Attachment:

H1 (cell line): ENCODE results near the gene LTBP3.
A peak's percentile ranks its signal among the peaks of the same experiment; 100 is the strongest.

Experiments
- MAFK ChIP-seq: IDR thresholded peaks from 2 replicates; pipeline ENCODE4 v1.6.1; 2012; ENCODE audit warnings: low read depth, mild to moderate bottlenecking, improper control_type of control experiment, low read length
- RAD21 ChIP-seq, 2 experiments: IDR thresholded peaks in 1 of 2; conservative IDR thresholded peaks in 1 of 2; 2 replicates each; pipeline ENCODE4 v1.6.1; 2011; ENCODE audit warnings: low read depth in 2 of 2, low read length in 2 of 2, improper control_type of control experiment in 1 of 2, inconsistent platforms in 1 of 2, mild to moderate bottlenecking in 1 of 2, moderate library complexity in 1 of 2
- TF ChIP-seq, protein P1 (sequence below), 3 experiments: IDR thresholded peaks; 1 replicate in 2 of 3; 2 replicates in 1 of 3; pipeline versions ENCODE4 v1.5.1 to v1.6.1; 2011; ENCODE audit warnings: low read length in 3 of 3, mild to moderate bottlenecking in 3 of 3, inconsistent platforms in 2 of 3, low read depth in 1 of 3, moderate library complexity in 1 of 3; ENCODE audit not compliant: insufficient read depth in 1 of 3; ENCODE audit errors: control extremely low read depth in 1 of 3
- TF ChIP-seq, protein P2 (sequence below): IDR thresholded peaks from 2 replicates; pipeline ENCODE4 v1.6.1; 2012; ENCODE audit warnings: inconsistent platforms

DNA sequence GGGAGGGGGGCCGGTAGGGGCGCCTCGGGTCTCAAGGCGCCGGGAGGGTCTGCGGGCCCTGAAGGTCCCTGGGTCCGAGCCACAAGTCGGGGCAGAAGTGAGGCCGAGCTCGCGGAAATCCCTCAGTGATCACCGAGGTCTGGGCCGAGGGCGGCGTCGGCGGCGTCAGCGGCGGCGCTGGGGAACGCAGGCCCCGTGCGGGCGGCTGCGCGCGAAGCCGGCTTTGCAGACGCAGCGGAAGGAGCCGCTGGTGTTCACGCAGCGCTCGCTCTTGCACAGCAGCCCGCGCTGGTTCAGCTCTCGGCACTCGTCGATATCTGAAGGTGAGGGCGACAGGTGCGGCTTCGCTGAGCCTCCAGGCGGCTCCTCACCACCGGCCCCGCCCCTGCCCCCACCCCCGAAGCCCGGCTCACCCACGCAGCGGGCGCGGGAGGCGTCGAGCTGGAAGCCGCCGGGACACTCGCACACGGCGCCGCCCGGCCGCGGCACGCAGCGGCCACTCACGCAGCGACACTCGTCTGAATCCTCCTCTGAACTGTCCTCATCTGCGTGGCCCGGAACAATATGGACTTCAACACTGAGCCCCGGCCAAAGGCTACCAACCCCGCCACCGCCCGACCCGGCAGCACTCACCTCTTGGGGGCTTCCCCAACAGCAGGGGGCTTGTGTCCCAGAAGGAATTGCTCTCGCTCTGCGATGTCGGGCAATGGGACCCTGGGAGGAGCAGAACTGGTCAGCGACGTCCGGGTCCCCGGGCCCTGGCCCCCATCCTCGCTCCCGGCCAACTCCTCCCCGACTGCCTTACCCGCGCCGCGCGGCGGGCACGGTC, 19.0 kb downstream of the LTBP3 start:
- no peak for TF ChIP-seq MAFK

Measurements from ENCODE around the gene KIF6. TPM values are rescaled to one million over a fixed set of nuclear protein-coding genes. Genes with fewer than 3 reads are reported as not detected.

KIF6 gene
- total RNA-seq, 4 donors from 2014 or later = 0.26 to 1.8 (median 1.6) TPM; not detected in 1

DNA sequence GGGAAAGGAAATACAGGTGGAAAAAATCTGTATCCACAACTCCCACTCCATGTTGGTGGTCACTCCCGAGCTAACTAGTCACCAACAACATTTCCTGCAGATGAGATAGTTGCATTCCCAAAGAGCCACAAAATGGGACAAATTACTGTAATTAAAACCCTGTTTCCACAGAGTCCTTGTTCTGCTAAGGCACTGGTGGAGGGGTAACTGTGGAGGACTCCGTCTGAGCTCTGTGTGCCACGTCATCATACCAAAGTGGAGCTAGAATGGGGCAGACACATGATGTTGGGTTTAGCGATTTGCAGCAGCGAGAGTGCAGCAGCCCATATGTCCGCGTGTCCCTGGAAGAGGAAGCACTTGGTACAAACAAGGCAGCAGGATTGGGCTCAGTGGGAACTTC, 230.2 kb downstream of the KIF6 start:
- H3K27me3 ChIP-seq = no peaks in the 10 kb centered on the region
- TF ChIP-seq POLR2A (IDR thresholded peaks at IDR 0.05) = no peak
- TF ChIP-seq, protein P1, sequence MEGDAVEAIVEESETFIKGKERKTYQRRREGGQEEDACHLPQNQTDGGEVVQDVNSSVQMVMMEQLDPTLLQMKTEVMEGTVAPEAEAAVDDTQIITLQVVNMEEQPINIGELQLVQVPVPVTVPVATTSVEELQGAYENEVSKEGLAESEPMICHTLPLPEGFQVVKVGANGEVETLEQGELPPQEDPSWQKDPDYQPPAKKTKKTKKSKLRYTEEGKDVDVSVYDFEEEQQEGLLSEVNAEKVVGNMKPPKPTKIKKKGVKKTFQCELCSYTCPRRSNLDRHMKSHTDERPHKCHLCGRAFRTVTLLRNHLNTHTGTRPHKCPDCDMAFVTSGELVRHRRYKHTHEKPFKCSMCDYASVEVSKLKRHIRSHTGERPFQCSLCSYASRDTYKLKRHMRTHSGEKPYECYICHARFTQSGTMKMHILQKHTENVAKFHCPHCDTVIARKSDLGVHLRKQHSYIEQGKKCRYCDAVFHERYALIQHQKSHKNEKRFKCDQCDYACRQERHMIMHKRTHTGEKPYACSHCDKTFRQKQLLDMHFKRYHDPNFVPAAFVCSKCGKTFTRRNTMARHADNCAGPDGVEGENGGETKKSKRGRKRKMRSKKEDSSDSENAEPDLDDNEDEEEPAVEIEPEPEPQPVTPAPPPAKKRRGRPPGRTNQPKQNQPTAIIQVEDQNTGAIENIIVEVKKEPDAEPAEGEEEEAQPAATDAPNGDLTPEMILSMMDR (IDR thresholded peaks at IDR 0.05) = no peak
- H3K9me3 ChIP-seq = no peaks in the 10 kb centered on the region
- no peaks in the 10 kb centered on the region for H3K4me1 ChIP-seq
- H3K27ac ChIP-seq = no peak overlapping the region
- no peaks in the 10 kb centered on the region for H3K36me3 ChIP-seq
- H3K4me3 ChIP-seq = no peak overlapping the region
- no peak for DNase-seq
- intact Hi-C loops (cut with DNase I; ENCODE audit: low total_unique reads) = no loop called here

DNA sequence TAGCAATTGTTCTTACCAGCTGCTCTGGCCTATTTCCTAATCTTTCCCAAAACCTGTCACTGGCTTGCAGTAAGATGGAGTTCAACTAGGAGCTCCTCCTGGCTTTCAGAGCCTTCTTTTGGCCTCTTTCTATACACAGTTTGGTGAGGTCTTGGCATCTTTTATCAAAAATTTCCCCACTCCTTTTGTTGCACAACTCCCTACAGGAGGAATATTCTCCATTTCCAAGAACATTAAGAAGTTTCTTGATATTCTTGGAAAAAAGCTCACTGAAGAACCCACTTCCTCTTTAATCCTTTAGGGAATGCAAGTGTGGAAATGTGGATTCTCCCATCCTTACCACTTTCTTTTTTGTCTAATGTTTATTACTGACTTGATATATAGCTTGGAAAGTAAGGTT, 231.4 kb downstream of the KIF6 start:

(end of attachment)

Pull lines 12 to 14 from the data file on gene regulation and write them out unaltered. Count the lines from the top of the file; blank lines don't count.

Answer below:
- total RNA-seq, 4 donors from 2014 or later = 0.26 to 1.8 (median 1.6) TPM; not detected in 1

DNA sequence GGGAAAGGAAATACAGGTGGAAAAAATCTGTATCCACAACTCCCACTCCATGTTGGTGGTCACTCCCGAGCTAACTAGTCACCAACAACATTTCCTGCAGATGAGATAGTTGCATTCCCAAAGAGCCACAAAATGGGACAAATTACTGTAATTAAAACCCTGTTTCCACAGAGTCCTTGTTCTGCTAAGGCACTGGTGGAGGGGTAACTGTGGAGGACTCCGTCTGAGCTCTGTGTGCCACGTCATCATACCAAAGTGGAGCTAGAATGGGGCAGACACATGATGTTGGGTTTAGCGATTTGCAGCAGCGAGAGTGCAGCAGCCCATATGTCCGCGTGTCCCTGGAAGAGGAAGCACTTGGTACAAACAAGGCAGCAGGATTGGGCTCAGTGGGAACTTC, 230.2 kb downstream of the KIF6 start:
- H3K27me3 ChIP-seq = no peaks in the 10 kb centered on the region